City of Edinburgh

A location and former village in W Edinburgh, Gogar lies between Ingliston and Maybury, 5 miles (8 km) west of the city centre. The Gogar Burn flows through the area, while the A8 road connects Gogar Roundabout with Gogarburn Junction and Gogarstone Road. There was a thriving village here in Mediaeval times that was said, at one time, to have 300 residents. By the 19th C. it had declined to just seven families and its school closed. Sir Robert Liston (1742 - 1836), who lived at Millburn Tower, bought the village in 1832 and pulled down the disused houses. He erected a mill but many of his intended improvements were never executed. A few residents and a smithy remained into the 20th C., although the smithy was moved to allow road improvements in 1927 and the building finally demolished in the early 21st C. Gogar Parish Church was first recorded in 1240, under Holyrood Abbey, and the Parson of Gogar swore fealty to King Edward I of England in 1269. The church was rebuilt 1890-91 incorporating an older fragment, fell from use in the 1970s but the building remains as a furniture workshop.

The Edinburgh Tram Depot was completed next to Gogar Roundabout in 2011 and there is a tram stop at Gogarburn, close to the former church.

Castle Gogar dates from 1625 and was built on the site of an earlier fortification which dates from c.1300. Gogarburn House dates from 1811, was extensively modified in 1893 and became a hospital for the mentally handicapped in 1924, which closed in 1999. Most of the hospital buildings were demolished and the massive Royal Bank of Scotland Headquarters opened here in 2005. Now B-listed, Gogarburn House remains as a staff club within the complex. The Gogar Stone stands in a field to the west of Gogar Mount, a B-listed mansion built in 1817 for David Wardlaw, the founder of the Scottish Widows' Fund Life Assurance Society.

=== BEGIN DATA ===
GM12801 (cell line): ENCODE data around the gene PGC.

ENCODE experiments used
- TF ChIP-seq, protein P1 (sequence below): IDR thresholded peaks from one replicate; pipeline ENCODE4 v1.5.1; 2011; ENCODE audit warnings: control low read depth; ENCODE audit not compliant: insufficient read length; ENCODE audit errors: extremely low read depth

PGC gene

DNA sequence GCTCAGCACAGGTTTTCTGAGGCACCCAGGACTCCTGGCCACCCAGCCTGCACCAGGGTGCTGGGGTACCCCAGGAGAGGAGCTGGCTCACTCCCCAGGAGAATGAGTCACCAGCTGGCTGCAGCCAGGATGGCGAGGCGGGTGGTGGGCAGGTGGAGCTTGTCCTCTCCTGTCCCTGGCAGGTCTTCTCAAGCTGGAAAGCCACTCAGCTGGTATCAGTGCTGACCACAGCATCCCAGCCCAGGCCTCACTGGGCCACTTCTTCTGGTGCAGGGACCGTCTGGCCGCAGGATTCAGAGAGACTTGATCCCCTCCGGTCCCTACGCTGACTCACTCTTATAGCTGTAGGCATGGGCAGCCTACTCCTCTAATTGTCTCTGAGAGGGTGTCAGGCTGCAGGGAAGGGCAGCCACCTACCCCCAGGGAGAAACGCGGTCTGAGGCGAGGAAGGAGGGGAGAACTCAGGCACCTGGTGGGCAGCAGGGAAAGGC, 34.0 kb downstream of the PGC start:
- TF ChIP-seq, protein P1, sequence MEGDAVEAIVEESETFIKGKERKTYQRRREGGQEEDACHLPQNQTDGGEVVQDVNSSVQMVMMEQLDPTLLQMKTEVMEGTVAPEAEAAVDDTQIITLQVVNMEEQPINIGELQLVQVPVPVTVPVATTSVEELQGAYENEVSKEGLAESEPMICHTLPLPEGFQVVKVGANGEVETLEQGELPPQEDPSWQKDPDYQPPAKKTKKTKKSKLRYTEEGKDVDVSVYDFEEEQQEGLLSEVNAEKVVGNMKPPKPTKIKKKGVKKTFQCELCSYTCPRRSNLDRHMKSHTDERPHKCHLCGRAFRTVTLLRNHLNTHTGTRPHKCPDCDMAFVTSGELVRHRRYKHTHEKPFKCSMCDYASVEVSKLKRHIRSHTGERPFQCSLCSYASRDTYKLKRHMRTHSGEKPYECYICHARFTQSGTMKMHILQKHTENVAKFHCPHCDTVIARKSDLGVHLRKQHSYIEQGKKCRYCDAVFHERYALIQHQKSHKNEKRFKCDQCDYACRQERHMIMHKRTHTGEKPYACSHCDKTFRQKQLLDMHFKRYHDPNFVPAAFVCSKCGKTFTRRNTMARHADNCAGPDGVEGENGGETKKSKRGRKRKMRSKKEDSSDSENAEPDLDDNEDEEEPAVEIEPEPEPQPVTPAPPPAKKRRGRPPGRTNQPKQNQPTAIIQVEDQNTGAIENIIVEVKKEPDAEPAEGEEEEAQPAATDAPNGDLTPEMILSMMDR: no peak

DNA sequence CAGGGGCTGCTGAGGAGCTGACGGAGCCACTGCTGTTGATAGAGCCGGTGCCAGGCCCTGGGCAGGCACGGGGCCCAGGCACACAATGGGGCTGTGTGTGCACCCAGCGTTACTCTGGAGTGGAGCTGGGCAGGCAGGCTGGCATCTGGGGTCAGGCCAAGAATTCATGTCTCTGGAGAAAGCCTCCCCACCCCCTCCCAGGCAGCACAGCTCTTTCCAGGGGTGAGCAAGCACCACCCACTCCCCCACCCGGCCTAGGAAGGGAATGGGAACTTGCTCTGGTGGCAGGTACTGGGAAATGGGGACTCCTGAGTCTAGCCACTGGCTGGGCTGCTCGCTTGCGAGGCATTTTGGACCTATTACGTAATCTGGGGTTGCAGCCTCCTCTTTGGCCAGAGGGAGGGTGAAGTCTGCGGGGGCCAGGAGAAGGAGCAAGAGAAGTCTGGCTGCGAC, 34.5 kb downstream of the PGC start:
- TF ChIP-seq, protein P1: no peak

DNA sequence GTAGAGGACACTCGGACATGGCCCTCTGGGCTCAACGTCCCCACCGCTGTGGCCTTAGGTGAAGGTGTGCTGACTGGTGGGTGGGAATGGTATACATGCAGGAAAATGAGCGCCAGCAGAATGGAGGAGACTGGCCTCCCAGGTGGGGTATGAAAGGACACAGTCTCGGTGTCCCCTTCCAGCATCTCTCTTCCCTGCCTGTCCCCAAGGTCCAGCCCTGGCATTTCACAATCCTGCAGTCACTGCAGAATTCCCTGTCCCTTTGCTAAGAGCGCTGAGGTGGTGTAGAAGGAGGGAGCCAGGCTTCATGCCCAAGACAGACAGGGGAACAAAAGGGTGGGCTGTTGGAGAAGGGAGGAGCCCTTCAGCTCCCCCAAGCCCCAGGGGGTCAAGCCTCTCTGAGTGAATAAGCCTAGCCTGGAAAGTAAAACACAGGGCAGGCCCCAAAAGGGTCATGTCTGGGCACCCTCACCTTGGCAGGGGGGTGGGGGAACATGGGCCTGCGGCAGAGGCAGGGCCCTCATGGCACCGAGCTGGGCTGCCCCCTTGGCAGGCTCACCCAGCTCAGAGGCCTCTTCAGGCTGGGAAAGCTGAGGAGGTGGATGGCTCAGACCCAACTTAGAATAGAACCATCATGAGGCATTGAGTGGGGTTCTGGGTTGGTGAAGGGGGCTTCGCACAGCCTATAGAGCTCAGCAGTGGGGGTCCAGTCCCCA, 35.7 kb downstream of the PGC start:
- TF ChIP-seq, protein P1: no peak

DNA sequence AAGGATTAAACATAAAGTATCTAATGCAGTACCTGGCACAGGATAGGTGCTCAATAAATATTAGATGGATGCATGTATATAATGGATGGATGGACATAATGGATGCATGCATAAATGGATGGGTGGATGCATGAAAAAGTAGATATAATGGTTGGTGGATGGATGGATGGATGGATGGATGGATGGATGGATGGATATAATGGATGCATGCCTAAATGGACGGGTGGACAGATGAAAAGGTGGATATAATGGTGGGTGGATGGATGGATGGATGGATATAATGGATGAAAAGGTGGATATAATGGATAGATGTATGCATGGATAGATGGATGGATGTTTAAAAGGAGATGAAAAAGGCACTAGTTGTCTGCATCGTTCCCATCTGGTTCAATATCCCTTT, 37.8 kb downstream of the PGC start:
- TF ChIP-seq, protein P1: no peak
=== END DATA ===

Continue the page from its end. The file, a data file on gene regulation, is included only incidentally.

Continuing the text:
On 27th August 1650, a skirmish took place at Gogar between the armies of Oliver Cromwell and David Leslie, whose forces had camped in the area around Gogar Kirk. The marshy ground prevented a full engagement and the two sides were reduced to firing cannon at each other, inflicting minor casualties.

Gogar Loch was a shallow post-glacial lake which stretched eastwards towards Corstorphine. This gradually silted up, becoming a marsh by the late Mediaeval period, and was finally drained during the 17th and 18th centuries.

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